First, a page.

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Dan Fellini
Dan Fellini

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Don’t Write Sloppy Code, (Almost) Ever

Do as I say, not as I do.

I’m a normal, everyday web developer, and I have some of the same good and bad habits as the rest of you. I really do try to write beautiful, readable code as much as possible. But I’m also a one-developer shop in an organization that pushes the limits of what one developer can do in a given year.

It’s a perfect situation for me. I love the pressure, I love the work, and I love producing stuff that people actually use. It’s satisfying on a level that no other job I’ve worked has been.

The flipside to it all is that I find myself working on a dozen projects at the same time. Some of them are small, half-day development jobs. Others are six-month full-blown web apps using half a dozen different technologies. Some of those technologies are new to me at any given time.


Because my day-to-day development process almost always includes something new, I find myself doing a lot of experimentation, or, to make it sound more worthy of being paid, research and development. This is sometimes hard to explain to others. I feel like, eventually, I’ll be asked, “You don’t know everything you need to know to do your job? You need to sometimes google it or look it up in the API docs?”

Yep. No developer knows everything. The best developers admit that to themselves and go learn it. The worst of us say, ‘That can’t be done, based on my skillset’ and never take their work to the next level.

The Pitfalls of Being Intellectually Curious

While I enjoy the heck out of writing code flat out from memory – not having to refer to API docs, Google, etc. – and producing quality code in the process, what I really thrive on is being tossed a project with some aspect that I’ve never dealt with before. Even more, I completely love it if the project is a quick one, that’ll produce immediate results, make internal/external clients happy, and be quickly adopted for its intended purpose.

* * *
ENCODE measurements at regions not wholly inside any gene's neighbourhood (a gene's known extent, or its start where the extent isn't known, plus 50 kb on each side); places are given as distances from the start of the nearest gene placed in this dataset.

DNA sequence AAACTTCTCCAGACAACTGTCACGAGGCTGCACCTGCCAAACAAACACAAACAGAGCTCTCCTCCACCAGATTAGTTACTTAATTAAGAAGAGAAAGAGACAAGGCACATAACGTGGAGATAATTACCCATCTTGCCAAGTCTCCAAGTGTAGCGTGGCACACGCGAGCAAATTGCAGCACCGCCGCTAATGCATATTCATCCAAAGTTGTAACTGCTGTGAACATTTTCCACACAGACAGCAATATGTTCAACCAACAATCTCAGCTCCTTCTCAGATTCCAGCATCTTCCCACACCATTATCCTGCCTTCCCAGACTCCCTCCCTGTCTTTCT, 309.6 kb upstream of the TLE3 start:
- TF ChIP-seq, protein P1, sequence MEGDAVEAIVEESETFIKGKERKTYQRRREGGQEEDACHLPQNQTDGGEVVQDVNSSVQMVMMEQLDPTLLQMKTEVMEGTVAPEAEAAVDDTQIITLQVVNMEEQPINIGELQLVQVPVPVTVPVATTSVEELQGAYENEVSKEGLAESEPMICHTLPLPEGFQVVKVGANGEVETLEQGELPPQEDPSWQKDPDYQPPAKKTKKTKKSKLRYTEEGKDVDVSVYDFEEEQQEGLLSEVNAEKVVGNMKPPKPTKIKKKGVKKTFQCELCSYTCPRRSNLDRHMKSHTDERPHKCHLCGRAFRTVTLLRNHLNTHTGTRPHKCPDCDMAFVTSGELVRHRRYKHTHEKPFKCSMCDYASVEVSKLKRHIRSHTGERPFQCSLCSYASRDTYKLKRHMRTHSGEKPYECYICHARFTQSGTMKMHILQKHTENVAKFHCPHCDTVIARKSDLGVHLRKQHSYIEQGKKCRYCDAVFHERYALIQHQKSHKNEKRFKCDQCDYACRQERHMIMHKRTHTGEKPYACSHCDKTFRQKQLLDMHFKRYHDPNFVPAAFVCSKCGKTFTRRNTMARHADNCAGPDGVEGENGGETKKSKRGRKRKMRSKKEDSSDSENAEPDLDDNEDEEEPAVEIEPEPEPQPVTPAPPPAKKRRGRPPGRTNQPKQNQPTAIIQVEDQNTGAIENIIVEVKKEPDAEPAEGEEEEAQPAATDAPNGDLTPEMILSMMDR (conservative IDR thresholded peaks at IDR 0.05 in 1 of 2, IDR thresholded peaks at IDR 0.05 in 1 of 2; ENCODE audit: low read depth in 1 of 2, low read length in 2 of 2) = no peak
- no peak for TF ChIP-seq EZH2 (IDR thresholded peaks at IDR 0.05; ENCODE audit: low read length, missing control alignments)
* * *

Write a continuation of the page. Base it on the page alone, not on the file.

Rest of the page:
The problem is, because I love learning new stuff, and because I’m guilty of following the shiny thing too often, I end up writing a lot of experimental code.

I define experimental code like this: It’s code you slap together, without comments, sometimes without worrying about formatting… Code you never expect to go into production, but just throw together to prove a point. If you’ve never done this, I commend you.

It’s code you never expect will make it into production, but because you spent the time proving the point, and because you know you don’t really have the time to completely refactor it, it’s probably going to make it into production, especially if you’re a small dev shop.

Don’t Practice Bad Habits

If it weren’t for the learning and experimenting, finding new solutions and acquiring new skills, I’d find development a bore, and very quickly I’d assume my employer would get frustrated that we aren’t taking advantage of new, good technology to solve problems. It’d really just be the same thing every day, not much different from working on an assembly line.

But if experimenting comes at a high cost, then we’re doing it wrong.

The high cost of experimenting and learning new technologies comes when we write code that only proves a concept, and isn’t even close to usable in a production environment.

So I propose… Experiment, but take the time to write something that is at least remotely production-ready. Doesn’t have to be perfect, but completely sloppy (yes, I promise some of my code is completely sloppy so I’m not judging) is not good for anyone.

You might just stumble upon the perfect solution, so you might as well write it as close to right from the beginning.

Top comments (1)

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Pavol Rajzak

Writing good code is a craft, which can be improved by repetition. The more you practice it, the easier it will be to write production-ready code, even when "prototyping".

I found that coding kata's or koans are both nice ways how to improve your code craftsmanship.